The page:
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  12. BRiT

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    The beauty of a big 65" TCL is the only way you can be watching at off angle is if you're in an entirely different room, like an adjoined kitchen from the Living Room. IE: It's not an issue at all.
     
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  13. Shifty Geezer

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    I'd have thought large screens exacerbate the issue if you watch close with a large FOV. You are off at an angle on everything that's not centre screen.
     
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  14. BRiT

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    My parents have the TCL 65" R615 set. Their living room is 12 feet wide and 20 feet long. The set is hanging on the wall nearly in the center of the 12 foot wall. There is not a bad spot at all to view the set. The only bad spot to watch is if I'm standing in the adjoining room (kitchen) looking from only 4 feet in front of the set and at a rather extreme angle. If you're confined to the actual room, all viewing spots produce awesome results.
     
  15. bgroovy

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    Yeah, the viewing angle complaints about VA are incredibly overblown. The difference between them and IPS is all but non-existant in my experience. It is nothing like a comparison to TN.
     
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  16. Silent_Buddha

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    Yes, it's worse when you are closer to the set, but the large size somewhat mitigates the bad off-angle viewing as you move farther away.

    A 55" VA panel for my PC display would be a disaster since I sit relatively close to it (~3 feet). But in a living room with a 65" set where you're sitting say, 8 or 9 feet away, everyone on a single couch can possibly have a decent angle. And then you'll get the color shift and off angle dimming for pretty much everything else.

    According to Rtings.
    • Brightness Loss : 29 °
    • Black Level Raise: 15 °
    • Gamma Shift: 14 °
    So, most of the couch should be mostly within those angles at a decent distance from the set. But any chairs off to the side a little bit will start to suffer color shifting, black crush, and dimming. Meanwhile, as a monitor, that would just be an unmitigated disaster.

    Then again some people are more or less susceptible to noticing color shift, black shift, and brightness shift.

    Regards,
    SB
     
  17. novcze

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    not at all overblown, I complained about VA panels since I got one 40" eleven years ago (then I had 48" VA). When I wanted to buy larger 55" I went with IPS and it's much better and even though contrast ratio is lower, it's at least consistent from one corner of the screen to another.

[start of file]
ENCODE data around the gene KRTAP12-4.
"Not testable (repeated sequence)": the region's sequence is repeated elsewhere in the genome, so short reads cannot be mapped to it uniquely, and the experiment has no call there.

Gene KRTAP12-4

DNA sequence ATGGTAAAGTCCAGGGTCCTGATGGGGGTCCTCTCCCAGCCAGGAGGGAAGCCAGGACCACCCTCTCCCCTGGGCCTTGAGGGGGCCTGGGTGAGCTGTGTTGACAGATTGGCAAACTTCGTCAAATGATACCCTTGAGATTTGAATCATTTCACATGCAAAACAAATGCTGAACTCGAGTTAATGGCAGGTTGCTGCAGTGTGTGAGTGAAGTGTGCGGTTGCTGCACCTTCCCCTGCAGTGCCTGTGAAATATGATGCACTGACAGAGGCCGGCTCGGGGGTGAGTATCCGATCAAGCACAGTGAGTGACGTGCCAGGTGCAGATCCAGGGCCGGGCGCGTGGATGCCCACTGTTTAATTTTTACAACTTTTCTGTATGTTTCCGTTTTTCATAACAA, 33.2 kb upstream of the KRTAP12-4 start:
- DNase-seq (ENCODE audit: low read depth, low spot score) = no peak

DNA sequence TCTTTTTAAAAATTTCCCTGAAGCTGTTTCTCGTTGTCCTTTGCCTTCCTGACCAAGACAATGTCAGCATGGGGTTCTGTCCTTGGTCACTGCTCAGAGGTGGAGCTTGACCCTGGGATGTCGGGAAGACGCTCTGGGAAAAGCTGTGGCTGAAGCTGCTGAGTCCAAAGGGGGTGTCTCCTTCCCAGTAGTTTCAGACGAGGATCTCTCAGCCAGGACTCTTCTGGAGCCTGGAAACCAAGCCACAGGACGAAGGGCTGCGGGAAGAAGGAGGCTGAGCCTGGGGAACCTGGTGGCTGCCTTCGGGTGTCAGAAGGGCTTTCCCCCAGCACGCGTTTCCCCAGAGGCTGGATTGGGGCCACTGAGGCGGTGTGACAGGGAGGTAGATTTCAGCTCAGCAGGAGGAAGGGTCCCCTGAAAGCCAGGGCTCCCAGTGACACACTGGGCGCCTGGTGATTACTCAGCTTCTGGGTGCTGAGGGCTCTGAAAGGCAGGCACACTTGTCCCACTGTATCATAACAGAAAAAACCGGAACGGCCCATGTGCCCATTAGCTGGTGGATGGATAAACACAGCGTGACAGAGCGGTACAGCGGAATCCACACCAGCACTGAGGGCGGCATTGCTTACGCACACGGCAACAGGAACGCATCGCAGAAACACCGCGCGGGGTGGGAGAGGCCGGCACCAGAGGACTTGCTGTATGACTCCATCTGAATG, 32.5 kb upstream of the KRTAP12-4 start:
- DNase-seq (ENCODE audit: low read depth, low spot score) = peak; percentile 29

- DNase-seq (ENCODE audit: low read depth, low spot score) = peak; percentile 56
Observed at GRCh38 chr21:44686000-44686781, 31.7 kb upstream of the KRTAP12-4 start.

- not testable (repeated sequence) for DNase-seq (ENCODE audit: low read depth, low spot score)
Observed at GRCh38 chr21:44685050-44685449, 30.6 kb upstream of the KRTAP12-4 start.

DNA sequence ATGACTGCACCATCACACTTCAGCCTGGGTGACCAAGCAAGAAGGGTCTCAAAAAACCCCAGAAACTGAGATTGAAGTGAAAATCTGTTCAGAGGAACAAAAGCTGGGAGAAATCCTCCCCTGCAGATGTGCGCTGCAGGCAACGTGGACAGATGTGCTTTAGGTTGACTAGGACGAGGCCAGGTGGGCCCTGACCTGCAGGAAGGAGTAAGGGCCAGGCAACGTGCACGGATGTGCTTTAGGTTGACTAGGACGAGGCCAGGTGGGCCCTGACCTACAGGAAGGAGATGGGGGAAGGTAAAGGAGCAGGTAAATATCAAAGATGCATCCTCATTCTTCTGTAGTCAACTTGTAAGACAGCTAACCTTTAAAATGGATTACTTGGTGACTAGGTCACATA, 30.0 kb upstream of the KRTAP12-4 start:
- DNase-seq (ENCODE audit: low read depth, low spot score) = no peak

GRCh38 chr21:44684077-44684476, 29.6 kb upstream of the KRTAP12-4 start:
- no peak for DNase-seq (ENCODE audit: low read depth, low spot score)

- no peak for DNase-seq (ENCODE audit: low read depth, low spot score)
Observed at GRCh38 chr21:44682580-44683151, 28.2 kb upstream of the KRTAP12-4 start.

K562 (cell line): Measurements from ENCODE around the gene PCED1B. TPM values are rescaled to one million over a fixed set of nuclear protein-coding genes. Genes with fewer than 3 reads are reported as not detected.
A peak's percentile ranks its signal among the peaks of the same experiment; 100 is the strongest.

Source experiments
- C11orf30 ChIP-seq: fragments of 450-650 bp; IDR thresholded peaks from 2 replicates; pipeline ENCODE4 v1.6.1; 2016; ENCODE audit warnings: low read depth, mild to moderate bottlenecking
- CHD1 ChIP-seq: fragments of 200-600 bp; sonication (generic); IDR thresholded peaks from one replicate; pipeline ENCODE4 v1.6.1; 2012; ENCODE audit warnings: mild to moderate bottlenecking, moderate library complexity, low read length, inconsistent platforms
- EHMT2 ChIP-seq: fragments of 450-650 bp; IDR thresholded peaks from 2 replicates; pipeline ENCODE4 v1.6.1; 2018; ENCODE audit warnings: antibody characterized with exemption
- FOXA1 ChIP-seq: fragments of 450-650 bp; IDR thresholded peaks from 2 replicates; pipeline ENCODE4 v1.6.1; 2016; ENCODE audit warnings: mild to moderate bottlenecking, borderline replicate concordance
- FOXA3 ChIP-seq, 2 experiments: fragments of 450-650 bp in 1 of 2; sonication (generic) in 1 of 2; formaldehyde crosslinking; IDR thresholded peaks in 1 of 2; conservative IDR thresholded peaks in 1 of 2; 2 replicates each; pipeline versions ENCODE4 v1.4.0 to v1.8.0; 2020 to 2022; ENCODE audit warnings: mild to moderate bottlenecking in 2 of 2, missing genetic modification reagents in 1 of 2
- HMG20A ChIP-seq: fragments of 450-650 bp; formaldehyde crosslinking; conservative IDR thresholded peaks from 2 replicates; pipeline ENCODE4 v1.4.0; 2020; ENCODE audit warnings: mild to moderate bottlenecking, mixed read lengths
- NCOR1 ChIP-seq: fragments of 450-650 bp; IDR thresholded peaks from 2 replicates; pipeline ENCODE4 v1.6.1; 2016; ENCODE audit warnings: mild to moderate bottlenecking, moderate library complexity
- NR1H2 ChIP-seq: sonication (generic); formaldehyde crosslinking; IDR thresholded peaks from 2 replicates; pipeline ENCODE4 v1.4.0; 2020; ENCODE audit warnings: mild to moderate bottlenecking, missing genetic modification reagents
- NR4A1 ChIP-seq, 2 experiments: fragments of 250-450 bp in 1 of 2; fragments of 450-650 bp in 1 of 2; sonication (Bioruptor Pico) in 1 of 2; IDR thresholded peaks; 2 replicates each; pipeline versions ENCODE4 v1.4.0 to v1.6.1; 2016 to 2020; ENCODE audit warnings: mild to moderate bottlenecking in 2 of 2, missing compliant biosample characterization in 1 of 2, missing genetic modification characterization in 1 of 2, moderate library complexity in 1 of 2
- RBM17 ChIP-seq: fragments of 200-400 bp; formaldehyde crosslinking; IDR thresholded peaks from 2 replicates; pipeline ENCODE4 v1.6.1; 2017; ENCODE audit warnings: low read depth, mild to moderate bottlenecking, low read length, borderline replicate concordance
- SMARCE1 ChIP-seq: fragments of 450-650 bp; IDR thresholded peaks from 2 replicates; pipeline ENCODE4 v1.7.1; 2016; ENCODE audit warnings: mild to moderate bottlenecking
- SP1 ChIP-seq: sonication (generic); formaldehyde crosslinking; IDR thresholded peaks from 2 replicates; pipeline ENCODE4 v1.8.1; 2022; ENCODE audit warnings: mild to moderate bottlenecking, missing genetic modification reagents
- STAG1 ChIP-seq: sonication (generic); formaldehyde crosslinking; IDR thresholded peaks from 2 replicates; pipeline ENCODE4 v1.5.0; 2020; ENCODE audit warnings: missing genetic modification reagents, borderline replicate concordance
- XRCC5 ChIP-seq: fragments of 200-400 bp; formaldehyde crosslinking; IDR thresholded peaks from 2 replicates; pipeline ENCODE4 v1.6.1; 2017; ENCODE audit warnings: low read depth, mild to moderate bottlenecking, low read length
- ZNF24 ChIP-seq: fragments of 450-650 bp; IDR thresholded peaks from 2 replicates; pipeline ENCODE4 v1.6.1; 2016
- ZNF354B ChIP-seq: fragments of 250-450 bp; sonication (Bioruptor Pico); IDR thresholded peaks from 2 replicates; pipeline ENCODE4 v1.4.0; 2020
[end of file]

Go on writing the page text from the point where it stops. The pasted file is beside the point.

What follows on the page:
18. dobwal

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    Must be my eyes or curved screen (KS8500) but anyone who is sensitive enough to color and gamma shifts and cares about their occurrences doesn’t seem like the type that’s going to readily sit off angle to enjoy a movie.

    I can pick up changes when moving off angle from my TV but it’s takes a bit of effort of actually looking for and spotting such changes.



    I’d be put off by the angle of view well before the shift in color and heightened blacks would bother me.
     
    #1458 dobwal, Aug 20, 2019
    Last edited: Aug 20, 2019
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  19. Silent_Buddha

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    Just looking at the snapshot for the preview on that video shows the massive color and brightness shift. It's distracting to the extreme for me. But as I mentioned, some people are more sensitive to it than others.

    As well, we regularly have people over for sporting events, movie viewing nights and what not. So off angle viewing is important. If I was living the single life, then it wouldn't be bad for a TV even if it was still an absolute disaster as a PC monitor.

    Regards,
    SB
     
  20. novcze

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    If you guys look at this review https://www.rtings.com/tv/reviews/sony/x950g it's latest Sony TV with VA panel. The angle at which the black level doubles its lightness, leading to dark shades looking washed out is only 16° so you don't need to sit too close or watch it from the extreme angle to notice it.